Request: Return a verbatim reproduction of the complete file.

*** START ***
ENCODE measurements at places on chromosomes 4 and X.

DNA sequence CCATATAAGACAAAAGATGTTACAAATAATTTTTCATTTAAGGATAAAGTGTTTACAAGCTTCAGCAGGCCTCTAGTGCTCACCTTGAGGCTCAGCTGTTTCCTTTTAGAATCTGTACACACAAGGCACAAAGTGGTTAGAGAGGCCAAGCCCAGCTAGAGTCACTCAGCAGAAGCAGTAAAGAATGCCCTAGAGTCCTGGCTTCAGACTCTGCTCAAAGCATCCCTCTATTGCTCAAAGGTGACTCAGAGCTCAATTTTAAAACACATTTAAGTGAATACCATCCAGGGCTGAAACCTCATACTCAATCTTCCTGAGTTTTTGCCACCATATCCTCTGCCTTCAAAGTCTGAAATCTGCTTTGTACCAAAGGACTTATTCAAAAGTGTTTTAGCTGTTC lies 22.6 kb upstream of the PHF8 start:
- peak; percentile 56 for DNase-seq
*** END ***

ENCODE measurements at places on chromosomes 4 and X.

DNA sequence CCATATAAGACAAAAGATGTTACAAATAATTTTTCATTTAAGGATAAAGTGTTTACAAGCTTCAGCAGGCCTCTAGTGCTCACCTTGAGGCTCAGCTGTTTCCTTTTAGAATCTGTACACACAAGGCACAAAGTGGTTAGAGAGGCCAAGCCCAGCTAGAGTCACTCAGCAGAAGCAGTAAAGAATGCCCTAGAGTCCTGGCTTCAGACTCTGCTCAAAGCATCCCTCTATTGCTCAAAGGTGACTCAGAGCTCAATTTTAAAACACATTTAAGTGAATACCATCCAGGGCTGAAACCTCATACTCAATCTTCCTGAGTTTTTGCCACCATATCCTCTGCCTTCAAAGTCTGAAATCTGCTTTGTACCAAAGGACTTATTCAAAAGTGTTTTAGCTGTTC lies 22.6 kb upstream of the PHF8 start:
- peak; percentile 56 for DNase-seq